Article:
Alternative Medicine Treatments: The Big Unknown

[ By on December 09, 2016 ]

Imagine you are a cancer patient undergoing traditional cancer treatment, which is taking a toll on your quality of life. Your doctor informs you that there are alternative treatment options, such as massage therapy, yoga, and acupuncture, that you can combine with your cancer treatment to alleviate the negative side effects and symptoms you are experiencing. If you think you would jump at that opportunity, you would find yourself among 65 percent of diagnosed cancer patients who have used these type of “complementary approaches,” according to one study (https://nccih.nih.gov/health/providers/digest/cancer). You might be thinking, “these methods seem relatively harmless and pose only a potential benefit, so why not?” Although this situation may seem clear cut, there is more to this issue than meets the eye.

Complementary and alternative medical (CAM) treatments represent a field of healthcare outside of traditional Western medicine. Complementary treatments are used along with conventional medicinal treatments, while alternative therapies are used in place of traditional treatment. These treatments can include natural products, yoga, meditation, and homeopathy. The use of such methods and products raise important scientific and ethical questions.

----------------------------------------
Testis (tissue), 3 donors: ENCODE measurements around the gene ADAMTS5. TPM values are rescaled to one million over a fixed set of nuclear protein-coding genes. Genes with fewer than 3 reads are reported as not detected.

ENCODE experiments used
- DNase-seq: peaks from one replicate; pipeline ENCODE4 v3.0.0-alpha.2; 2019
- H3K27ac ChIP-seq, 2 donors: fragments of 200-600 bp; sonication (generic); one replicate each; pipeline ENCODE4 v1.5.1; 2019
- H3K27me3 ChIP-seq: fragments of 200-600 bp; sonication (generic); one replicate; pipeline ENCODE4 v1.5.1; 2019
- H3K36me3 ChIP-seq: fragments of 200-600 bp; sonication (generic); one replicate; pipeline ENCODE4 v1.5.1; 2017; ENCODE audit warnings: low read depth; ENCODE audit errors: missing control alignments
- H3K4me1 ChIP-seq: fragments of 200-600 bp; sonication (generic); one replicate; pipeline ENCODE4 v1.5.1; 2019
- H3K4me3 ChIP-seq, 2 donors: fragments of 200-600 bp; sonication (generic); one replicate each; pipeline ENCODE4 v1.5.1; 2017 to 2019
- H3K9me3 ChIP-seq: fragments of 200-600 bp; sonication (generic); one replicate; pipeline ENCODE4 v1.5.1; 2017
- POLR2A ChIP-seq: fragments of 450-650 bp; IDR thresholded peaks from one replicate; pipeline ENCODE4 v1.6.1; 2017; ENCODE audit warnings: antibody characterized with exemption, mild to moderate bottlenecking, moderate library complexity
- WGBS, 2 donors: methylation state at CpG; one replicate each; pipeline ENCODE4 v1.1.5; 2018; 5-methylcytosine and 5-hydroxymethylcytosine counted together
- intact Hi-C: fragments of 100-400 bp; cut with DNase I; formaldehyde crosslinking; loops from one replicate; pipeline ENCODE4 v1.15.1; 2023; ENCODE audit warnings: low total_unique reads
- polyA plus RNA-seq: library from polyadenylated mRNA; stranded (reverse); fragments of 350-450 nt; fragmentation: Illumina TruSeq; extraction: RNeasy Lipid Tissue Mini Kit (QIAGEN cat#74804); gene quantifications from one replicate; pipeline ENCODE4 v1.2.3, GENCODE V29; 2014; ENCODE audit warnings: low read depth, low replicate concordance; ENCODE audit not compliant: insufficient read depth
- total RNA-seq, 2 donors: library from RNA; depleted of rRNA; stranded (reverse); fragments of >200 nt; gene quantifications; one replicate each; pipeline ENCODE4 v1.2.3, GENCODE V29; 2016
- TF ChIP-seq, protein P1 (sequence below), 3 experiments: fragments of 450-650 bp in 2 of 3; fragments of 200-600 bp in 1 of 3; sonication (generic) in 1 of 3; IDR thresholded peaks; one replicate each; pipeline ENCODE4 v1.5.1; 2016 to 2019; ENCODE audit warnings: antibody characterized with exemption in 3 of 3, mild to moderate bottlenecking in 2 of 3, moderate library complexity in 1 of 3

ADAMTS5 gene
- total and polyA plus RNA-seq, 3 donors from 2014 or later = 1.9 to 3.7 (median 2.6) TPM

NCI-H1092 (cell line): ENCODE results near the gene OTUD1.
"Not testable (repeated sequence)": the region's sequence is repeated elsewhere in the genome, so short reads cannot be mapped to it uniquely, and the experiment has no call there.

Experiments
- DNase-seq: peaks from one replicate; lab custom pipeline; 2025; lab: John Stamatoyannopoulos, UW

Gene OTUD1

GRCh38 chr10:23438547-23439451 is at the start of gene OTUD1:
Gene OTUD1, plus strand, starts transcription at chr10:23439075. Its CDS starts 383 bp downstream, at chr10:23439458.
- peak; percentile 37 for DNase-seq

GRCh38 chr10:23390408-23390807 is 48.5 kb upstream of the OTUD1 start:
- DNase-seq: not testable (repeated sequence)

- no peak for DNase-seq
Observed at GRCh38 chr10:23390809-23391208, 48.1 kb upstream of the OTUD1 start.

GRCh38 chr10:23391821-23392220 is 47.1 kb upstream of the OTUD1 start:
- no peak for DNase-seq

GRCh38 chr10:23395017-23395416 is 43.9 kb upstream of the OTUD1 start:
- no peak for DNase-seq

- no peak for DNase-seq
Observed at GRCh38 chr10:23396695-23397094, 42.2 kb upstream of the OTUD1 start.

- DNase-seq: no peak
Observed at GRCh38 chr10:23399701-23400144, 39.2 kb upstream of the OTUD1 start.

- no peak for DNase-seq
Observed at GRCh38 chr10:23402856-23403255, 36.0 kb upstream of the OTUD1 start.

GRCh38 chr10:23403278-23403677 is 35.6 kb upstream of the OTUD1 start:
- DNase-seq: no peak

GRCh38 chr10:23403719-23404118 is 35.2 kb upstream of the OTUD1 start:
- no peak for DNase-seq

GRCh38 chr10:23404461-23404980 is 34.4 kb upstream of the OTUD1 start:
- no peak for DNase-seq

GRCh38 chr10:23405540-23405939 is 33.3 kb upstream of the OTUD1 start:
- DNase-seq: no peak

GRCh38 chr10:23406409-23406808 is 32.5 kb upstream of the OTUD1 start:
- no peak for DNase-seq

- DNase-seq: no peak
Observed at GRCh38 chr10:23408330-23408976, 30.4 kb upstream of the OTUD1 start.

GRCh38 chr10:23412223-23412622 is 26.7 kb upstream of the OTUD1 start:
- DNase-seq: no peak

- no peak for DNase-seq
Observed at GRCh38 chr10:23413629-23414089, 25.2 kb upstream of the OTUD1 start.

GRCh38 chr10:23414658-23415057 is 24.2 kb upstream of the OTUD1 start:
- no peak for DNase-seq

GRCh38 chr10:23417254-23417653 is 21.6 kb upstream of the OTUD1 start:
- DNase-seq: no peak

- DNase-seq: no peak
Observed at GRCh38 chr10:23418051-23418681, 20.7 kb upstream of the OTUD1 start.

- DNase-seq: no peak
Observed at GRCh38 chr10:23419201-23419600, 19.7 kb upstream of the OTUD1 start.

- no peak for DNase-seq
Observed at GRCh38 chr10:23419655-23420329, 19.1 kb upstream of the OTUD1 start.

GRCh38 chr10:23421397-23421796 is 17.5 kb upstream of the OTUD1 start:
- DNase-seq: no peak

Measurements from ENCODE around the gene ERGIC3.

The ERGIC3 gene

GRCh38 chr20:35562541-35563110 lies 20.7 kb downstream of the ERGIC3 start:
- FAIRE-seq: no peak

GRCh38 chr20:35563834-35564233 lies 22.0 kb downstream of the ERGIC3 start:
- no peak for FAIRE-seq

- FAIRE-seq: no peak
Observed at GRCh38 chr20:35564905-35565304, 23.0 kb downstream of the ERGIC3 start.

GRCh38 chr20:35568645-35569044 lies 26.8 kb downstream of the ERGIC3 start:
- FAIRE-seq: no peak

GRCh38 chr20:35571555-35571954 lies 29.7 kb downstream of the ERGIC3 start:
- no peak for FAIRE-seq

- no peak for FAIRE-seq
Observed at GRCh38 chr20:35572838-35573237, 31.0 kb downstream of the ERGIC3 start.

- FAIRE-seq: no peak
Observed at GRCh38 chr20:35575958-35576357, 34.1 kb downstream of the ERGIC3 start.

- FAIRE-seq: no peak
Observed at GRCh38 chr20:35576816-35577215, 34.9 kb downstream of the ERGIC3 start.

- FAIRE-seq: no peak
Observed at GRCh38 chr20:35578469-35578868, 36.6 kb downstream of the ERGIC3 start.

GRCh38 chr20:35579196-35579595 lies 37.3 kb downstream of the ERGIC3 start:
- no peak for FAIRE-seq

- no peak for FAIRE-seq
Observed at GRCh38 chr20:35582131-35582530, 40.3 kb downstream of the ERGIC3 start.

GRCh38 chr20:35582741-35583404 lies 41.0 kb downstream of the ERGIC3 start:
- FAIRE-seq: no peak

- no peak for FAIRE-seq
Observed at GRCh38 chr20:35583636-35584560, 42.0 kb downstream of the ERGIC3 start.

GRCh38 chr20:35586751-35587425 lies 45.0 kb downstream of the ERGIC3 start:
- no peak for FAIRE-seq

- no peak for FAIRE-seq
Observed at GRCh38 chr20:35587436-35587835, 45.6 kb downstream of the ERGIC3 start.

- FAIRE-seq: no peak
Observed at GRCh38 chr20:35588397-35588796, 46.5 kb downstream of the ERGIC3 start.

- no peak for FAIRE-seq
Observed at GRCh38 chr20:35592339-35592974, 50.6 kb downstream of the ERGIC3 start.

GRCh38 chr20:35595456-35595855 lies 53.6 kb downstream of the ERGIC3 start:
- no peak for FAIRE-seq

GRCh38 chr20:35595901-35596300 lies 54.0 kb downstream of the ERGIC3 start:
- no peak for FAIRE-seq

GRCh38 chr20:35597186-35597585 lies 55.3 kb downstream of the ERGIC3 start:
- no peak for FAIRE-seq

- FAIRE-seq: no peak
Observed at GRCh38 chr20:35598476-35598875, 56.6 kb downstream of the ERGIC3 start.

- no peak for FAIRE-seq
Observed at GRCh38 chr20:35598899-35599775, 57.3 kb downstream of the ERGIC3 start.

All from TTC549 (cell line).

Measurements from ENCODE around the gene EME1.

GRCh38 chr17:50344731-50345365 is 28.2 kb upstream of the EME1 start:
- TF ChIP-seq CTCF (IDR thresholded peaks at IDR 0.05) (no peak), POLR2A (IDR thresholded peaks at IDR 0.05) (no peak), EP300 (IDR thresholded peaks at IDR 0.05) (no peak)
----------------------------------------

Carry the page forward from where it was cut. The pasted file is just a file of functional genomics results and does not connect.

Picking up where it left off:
One major issue with CAM is scientific uncertainty. As a relatively new field, there has been little research conducted or scientific evidence to prove the benefits of such treatments. Additionally, as CAM is focused on “holism,” a process that claims to value the whole patient, it can be harder to measure and evaluate evidence of effectiveness in traditional scientific ways. With this concern in mind, can doctors truly prescribe an effective and ethical treatment plan with CAM for patients?

This also raises the issue of informed consent and patient autonomy. If CAM practices are relatively new to the Western public, how can we truly be sure that patients understand the mechanism at play? With little scientific backing for treatments, such as homeopathy, can patients truly give informed consent? This can also tie to the use of placebo treatments, which can be considered an alternative form of medicine and require a lack of patient understanding in order to be effective. Utilitarianism would allow this type of lying for the maximum possible happiness, but can we say that these treatments are really effective?

And although true use of alternative medicine treatment is uncommon, what is a doctor’s obligation in treating a patient who chooses to forego traditional treatment in favor of an unproven alternative method? Does the doctor have an obligation, according to Kantian ethics, to keep the patient alive or pursue what they believe is the most effective treatment plan? Or does the patient’s bodily autonomy take priority?

I hope that in considering these issues we can better understand the limitations of science and question what we consider as accepted practice in the field of medicine.

https://nccih.nih.gov/health/integrative-health
http://onlinelibrary.wiley.com/doi/10.1111/bioe.12228/full
https://www.ncbi.nlm.nih.gov/pubmed/12379066
http://jme.bmj.com/content/30/2/156.full
https://www.sciencebasedmedicine.org/placebos-as-medicine-the-ethics-of-homeopathy/

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